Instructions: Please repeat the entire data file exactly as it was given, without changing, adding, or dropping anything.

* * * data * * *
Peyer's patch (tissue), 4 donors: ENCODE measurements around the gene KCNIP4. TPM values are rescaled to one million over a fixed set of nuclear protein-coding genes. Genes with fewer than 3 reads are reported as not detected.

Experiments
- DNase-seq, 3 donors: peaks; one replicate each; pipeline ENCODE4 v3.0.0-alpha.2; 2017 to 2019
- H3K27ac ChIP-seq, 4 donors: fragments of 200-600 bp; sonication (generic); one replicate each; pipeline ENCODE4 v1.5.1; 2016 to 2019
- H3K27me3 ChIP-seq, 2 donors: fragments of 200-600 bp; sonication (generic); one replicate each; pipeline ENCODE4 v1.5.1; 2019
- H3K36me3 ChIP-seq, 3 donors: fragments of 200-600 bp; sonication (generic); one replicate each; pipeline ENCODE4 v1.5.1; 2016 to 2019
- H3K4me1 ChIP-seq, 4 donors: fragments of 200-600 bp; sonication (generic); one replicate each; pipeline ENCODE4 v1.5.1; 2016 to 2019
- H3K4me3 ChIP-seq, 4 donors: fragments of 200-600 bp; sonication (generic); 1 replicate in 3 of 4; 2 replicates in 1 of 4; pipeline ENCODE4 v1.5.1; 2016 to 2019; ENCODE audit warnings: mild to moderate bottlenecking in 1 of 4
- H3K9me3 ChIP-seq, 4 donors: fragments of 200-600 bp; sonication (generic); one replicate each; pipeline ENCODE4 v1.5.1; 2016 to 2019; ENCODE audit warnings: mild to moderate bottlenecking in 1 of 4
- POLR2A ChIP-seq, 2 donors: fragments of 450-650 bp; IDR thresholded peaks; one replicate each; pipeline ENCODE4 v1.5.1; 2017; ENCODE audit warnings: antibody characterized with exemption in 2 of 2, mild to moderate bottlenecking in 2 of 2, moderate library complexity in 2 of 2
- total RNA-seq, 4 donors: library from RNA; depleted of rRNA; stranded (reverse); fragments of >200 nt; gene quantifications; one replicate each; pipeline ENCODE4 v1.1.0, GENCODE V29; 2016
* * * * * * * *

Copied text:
Peyer's patch (tissue), 4 donors: ENCODE measurements around the gene KCNIP4. TPM values are rescaled to one million over a fixed set of nuclear protein-coding genes. Genes with fewer than 3 reads are reported as not detected.

Experiments
- DNase-seq, 3 donors: peaks; one replicate each; pipeline ENCODE4 v3.0.0-alpha.2; 2017 to 2019
- H3K27ac ChIP-seq, 4 donors: fragments of 200-600 bp; sonication (generic); one replicate each; pipeline ENCODE4 v1.5.1; 2016 to 2019
- H3K27me3 ChIP-seq, 2 donors: fragments of 200-600 bp; sonication (generic); one replicate each; pipeline ENCODE4 v1.5.1; 2019
- H3K36me3 ChIP-seq, 3 donors: fragments of 200-600 bp; sonication (generic); one replicate each; pipeline ENCODE4 v1.5.1; 2016 to 2019
- H3K4me1 ChIP-seq, 4 donors: fragments of 200-600 bp; sonication (generic); one replicate each; pipeline ENCODE4 v1.5.1; 2016 to 2019
- H3K4me3 ChIP-seq, 4 donors: fragments of 200-600 bp; sonication (generic); 1 replicate in 3 of 4; 2 replicates in 1 of 4; pipeline ENCODE4 v1.5.1; 2016 to 2019; ENCODE audit warnings: mild to moderate bottlenecking in 1 of 4
- H3K9me3 ChIP-seq, 4 donors: fragments of 200-600 bp; sonication (generic); one replicate each; pipeline ENCODE4 v1.5.1; 2016 to 2019; ENCODE audit warnings: mild to moderate bottlenecking in 1 of 4
- POLR2A ChIP-seq, 2 donors: fragments of 450-650 bp; IDR thresholded peaks; one replicate each; pipeline ENCODE4 v1.5.1; 2017; ENCODE audit warnings: antibody characterized with exemption in 2 of 2, mild to moderate bottlenecking in 2 of 2, moderate library complexity in 2 of 2
- total RNA-seq, 4 donors: library from RNA; depleted of rRNA; stranded (reverse); fragments of >200 nt; gene quantifications; one replicate each; pipeline ENCODE4 v1.1.0, GENCODE V29; 2016